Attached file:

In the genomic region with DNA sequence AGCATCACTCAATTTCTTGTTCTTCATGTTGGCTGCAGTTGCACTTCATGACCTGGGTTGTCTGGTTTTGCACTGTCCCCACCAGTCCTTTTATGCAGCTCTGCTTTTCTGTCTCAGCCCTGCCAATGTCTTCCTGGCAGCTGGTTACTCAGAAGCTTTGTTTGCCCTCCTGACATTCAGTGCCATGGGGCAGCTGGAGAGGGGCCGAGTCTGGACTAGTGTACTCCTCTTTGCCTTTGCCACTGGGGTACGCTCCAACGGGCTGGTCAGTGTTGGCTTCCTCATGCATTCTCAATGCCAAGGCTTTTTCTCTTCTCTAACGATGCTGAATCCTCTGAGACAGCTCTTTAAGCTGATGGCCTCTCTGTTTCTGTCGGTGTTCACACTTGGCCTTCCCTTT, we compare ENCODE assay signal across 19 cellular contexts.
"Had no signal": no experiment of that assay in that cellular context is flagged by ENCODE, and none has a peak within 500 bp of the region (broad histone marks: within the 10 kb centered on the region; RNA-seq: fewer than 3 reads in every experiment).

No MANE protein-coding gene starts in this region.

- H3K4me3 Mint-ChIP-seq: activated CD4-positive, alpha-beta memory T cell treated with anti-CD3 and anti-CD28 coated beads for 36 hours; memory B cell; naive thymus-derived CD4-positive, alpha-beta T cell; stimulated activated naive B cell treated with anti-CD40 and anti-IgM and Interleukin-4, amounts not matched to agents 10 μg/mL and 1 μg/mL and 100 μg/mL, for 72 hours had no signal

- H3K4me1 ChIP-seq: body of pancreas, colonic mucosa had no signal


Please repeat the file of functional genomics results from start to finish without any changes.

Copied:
In the genomic region with DNA sequence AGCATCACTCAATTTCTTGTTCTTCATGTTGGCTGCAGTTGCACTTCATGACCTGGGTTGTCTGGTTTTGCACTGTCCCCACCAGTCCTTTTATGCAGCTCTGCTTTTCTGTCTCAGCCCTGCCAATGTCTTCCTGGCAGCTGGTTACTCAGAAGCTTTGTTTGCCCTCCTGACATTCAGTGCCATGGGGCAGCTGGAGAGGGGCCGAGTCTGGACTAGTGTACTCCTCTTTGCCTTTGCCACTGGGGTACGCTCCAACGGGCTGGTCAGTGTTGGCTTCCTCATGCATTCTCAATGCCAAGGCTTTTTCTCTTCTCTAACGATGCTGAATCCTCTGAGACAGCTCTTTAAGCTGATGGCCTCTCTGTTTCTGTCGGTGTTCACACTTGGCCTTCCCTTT, we compare ENCODE assay signal across 19 cellular contexts.
"Had no signal": no experiment of that assay in that cellular context is flagged by ENCODE, and none has a peak within 500 bp of the region (broad histone marks: within the 10 kb centered on the region; RNA-seq: fewer than 3 reads in every experiment).

No MANE protein-coding gene starts in this region.

- H3K4me3 Mint-ChIP-seq: activated CD4-positive, alpha-beta memory T cell treated with anti-CD3 and anti-CD28 coated beads for 36 hours; memory B cell; naive thymus-derived CD4-positive, alpha-beta T cell; stimulated activated naive B cell treated with anti-CD40 and anti-IgM and Interleukin-4, amounts not matched to agents 10 μg/mL and 1 μg/mL and 100 μg/mL, for 72 hours had no signal

- H3K4me1 ChIP-seq: body of pancreas, colonic mucosa had no signal